War heroes earn respect through their service. The Civil War brought out more heroes than perhaps any other war in American history. They were men who served their country at its inflection point, and they could be assured that their time on the battlefield could translate to time in public office. General Winfield Scott Hancock was but one example. He was “a patriotic hero, a stainless gentleman, and an honest man.”[i] He became one of the greatest Generals in the war: one that the soldiers, officers, and citizens were glad to have. He got out from under a famous name and created his own legacy, becoming a regular name in the wartime newspapers. But there was still a question of whether his post-war career would be as glamorous as his time during the war. Although he had a reputation for “honest heroism and personal character,” he was a Democrat; and at a time when Democrats simply could not expect to win the Presidency.[ii]
The election of 1880 would be the time when Hancock would find out where he peaked in life: would it be his time during the Civil War or would it be his becoming President? The odds were not in his favor: the mere fact that the Democrats had nominated Hancock was a reason to vote against him. Hancock had not been as deeply involved in politics as his opponent in the election, James Garfield, had been. Although he had served as a military governor after the Civil War, it was his time as a general that defined his legacy. Some felt that the nomination of Hancock was “like that of Mr. Greeley” in the election of 1872; it was “a mere trick to recover power by a pretence, and in each case the candidate was the victim.”[iii] Hancock had another problem. It was a time when service during the Civil War was common amongst political candidates, and his adversary, Garfield, had also fought in the war—effectively reducing the contest to political parties and their platforms. Some newspapers weren’t going to support Hancock on those bases: “General Hancock represents no policy, no principle, no issue, nothing but the party which has nominated him, and he will be supported by those who think that the public welfare would be promoted by bringing the Democratic party into power.”[iv] He represented “a party without a programme or a policy, and with the most damaging traditions,” and although the party had had “prominent leaders,” Hancock was not one of them.[v] Hancock was a “worthy gentleman” but was “wholly without civil experience, except that of a military Governor,” and electing him “would be a leap in the dark.”[vi] Although much of this criticism was attributable to the fact that much of the country blamed the Democrats for causing the Civil War and its attendant destruction to the nation, there was also the fact that Hancock did not have the experience that others could have obtained given his stature. Ulysses S. Grant had become the General associated with winning the Civil War, and thus an inevitable President, and while Hancock could not have matched Grant’s success, he could have further capitalized from his public image and service.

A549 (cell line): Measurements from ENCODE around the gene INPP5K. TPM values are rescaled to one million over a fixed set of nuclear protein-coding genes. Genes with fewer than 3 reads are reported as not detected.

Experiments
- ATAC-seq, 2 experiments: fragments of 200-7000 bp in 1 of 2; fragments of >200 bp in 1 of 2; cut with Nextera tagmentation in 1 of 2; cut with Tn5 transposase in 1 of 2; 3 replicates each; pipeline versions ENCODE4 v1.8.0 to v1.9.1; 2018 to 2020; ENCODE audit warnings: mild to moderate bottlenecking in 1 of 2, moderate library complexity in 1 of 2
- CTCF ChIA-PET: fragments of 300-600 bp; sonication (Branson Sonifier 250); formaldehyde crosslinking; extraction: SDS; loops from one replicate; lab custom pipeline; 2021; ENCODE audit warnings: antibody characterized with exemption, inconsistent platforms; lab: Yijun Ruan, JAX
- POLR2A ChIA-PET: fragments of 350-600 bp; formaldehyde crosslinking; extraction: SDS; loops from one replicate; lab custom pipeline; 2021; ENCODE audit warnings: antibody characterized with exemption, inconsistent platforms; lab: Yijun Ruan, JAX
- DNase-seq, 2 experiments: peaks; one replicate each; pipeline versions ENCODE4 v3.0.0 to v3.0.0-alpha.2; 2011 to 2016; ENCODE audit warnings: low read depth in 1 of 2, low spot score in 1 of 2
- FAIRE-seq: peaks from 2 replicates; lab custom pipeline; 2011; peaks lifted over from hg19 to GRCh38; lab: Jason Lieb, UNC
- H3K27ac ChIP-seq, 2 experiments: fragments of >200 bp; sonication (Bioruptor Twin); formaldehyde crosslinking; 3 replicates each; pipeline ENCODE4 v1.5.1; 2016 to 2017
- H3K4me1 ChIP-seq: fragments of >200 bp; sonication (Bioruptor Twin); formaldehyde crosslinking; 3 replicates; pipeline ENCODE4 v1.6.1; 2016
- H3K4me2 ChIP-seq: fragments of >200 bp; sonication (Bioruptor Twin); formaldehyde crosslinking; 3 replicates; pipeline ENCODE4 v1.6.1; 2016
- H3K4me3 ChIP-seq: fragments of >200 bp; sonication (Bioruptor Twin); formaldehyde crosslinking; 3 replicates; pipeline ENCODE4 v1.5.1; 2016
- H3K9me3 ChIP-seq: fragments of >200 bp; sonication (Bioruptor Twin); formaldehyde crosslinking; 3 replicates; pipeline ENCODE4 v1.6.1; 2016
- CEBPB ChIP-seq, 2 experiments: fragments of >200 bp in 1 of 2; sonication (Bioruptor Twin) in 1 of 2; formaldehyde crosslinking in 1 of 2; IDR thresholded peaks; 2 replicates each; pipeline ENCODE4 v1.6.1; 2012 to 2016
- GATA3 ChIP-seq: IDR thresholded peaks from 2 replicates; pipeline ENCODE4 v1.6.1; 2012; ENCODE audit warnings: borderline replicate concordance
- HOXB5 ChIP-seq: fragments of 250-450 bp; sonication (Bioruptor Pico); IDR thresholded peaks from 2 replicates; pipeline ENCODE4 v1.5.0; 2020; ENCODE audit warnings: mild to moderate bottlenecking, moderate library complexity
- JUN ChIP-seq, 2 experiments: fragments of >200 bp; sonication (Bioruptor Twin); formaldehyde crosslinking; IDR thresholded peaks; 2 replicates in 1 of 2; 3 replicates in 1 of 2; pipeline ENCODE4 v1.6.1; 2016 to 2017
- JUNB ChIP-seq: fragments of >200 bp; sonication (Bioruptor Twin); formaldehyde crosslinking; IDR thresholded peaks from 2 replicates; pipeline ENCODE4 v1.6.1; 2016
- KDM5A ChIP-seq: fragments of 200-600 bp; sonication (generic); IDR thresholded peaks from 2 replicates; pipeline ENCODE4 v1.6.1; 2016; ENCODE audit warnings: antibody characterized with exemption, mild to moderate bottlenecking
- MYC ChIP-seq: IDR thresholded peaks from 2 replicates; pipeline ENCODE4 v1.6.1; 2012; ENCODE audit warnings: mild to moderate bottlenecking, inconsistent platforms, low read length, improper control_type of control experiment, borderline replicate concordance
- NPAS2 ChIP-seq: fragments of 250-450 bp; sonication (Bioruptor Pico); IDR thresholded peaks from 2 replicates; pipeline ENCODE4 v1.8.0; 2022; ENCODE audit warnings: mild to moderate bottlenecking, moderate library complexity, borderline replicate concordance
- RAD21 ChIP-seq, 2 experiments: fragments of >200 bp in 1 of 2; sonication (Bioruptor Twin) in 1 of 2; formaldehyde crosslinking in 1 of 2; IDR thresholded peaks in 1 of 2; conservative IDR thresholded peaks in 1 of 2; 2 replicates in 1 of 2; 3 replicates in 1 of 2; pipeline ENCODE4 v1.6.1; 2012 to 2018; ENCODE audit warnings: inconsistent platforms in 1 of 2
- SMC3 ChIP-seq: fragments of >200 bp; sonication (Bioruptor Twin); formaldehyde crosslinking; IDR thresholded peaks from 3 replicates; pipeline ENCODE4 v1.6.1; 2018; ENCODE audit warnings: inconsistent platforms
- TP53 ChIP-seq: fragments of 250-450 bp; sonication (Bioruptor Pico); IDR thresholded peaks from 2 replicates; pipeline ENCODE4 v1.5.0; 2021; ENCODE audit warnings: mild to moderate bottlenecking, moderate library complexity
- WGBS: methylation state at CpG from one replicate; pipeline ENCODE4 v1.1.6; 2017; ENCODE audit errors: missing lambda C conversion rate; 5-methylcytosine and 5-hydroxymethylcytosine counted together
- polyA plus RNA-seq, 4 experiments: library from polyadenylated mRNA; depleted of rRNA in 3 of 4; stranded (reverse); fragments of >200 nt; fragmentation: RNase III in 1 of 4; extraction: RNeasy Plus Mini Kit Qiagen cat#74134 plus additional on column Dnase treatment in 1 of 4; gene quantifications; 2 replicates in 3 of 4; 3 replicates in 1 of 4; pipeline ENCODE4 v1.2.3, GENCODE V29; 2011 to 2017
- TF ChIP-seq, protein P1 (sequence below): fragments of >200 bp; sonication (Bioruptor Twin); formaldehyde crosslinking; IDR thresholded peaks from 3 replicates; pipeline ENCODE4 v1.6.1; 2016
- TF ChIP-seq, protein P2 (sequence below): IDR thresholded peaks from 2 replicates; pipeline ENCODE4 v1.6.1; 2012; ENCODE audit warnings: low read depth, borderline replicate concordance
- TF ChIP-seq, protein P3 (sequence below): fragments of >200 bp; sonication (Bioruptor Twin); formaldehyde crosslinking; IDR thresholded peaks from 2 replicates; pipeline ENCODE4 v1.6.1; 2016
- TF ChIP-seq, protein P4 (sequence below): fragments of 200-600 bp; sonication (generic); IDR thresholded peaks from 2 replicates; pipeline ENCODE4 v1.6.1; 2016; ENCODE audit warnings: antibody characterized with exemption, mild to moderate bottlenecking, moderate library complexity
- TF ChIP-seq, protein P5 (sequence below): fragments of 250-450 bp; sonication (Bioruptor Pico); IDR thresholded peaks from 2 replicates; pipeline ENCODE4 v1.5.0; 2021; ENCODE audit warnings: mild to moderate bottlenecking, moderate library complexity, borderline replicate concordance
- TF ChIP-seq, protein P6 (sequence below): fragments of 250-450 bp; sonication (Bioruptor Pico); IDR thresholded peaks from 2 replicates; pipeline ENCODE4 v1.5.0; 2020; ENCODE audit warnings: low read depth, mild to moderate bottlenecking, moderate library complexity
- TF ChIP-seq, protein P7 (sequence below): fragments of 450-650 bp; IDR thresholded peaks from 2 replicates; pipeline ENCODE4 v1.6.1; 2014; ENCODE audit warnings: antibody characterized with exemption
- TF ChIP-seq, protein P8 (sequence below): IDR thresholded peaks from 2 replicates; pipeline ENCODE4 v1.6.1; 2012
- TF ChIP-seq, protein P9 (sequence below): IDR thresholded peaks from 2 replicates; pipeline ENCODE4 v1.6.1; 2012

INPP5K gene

One wouldn’t know it from the way the Democrats celebrated their man. In Cincinnati, Ohio, at Music Hall, the Democratic Party held their convention to decide the nominee for the election of 1880. At the convention, the votes started to turn to Hancock, and as that happened during the third and final day of the Democratic Convention, the “Hancock banner was waving and advancing to the front” with the band “playing ‘Dixie’ and ‘Hail to the Chief,’ and the delegates were cheering and howling like lunatics.”[vii] New Jersey moved its votes to Hancock, then Pennsylvania, and when Ohio moved its votes, the two-thirds majority was met: the “scene was then one of the wildest uproar. All the State banners were waving and being massed in front. There was continuous shouting and cheering, and the band and great organ added to the din. The chairman, after vainly trying to restore order, refused to recognize anybody until the confusion had been subdued.”[viii]